The Treatises of Cyprian
If any one consider and examine these things, there is no need for lengthened discussion and arguments. There is easy proof for faith in a short summary of the truth. The Lord speaks to Peter, saying, “I say unto thee, that thou art Peter; and upon this rock I will build my Church, and the gates of hell shall not prevail against it. And I will give unto thee the keys of the kingdom of heaven; and whatsoever thou shalt bind on earth shall be bound also in heaven, and whatsoever thou shalt loose on earth shall be loosed in heaven.” And again to the same He says, after His resurrection, “Feed my sheep.” And although to all the apostles, after His resurrection, He gives an equal power, and says, “As the Father hath sent me, even so send I you: Receive ye the Holy Ghost: Whose soever sins ye remit, they shall be remitted unto him; and whose soever sins ye retain, they shall be retained;” yet, that He might set forth unity, He arranged by His authority the origin of that unity, as beginning from one. Assuredly the rest of the apostles were also the same as was Peter, endowed with a like partnership both of honour and power; but the beginning proceeds from unity. Which one Church, also, the Holy Spirit in the Song of Songs designated in the person of our Lord, and says, “My dove, my spotless one, is but one. She is the only one of her mother, elect of her that bare her.” Does he who does not hold this unity of the Church think that he holds the faith? Does he who strives against and resists the Church trust that he is in the Church, when moreover the blessed Apostle Paul teaches the same thing, and sets forth the sacrament of unity, saying, “There is one body and one spirit, one hope of your calling, one Lord, one faith, one baptism, one God?” (Chapter 4)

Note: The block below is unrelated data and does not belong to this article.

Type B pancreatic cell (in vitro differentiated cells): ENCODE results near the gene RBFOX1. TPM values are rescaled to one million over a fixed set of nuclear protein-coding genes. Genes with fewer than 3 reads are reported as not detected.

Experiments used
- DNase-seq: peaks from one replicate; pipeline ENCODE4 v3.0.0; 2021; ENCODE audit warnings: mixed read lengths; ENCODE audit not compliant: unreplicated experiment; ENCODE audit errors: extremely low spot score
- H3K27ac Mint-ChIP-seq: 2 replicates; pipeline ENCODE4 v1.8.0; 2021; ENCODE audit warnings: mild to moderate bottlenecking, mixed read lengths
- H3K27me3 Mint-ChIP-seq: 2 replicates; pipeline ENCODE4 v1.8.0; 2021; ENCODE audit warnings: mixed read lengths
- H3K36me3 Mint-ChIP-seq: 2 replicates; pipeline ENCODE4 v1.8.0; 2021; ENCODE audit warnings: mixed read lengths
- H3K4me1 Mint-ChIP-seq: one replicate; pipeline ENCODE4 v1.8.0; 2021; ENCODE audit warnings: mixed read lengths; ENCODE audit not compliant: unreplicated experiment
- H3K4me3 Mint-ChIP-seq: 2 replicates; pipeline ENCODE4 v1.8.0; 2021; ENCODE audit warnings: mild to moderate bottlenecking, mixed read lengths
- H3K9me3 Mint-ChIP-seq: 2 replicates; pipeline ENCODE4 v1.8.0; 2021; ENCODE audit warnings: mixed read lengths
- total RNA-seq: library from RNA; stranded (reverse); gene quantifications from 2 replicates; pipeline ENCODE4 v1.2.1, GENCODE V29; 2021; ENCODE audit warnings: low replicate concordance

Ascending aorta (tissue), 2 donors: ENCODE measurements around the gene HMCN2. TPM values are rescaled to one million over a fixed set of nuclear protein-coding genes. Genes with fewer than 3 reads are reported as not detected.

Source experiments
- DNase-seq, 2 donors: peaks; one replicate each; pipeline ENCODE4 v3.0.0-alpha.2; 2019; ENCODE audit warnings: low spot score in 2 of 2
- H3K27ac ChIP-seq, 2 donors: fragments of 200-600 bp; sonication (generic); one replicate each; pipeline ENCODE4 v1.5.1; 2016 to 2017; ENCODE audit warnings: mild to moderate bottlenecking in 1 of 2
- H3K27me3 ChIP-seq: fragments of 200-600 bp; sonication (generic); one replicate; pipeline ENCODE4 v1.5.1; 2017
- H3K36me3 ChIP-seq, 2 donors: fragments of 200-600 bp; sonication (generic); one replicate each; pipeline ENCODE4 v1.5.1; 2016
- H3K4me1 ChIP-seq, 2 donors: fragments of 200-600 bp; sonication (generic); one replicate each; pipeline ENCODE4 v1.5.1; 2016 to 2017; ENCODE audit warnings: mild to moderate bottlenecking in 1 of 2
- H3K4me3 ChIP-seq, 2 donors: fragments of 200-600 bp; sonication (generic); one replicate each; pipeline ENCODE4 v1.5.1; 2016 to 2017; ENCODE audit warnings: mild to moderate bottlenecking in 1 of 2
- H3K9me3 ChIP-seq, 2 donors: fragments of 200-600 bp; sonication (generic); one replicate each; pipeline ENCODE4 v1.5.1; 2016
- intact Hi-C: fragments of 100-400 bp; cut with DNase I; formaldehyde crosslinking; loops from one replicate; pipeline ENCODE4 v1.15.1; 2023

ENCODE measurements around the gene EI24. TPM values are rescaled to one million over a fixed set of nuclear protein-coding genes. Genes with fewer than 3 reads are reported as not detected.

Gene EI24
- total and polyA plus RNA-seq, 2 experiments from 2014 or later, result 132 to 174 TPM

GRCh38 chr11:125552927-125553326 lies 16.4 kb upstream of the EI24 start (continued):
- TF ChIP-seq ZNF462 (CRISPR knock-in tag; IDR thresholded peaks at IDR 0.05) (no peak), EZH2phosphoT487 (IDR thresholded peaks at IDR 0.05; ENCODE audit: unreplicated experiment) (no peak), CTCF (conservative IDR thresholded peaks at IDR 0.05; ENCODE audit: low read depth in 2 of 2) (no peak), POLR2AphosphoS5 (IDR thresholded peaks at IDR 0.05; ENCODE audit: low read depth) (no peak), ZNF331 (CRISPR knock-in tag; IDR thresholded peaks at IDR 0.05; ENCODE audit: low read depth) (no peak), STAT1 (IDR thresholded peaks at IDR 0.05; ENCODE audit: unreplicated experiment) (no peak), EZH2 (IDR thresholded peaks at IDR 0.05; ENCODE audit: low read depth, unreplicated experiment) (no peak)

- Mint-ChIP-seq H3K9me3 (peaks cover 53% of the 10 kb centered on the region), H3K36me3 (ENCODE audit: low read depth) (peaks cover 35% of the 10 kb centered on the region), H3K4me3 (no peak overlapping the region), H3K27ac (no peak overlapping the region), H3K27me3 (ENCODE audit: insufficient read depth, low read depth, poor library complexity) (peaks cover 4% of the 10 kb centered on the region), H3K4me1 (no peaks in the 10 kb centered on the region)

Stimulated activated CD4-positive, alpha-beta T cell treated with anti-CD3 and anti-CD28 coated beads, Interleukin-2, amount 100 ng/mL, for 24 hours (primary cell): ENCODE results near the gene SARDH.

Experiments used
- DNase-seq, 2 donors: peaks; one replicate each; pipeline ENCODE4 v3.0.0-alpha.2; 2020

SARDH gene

The Seventh Council of Carthage Under Cyprian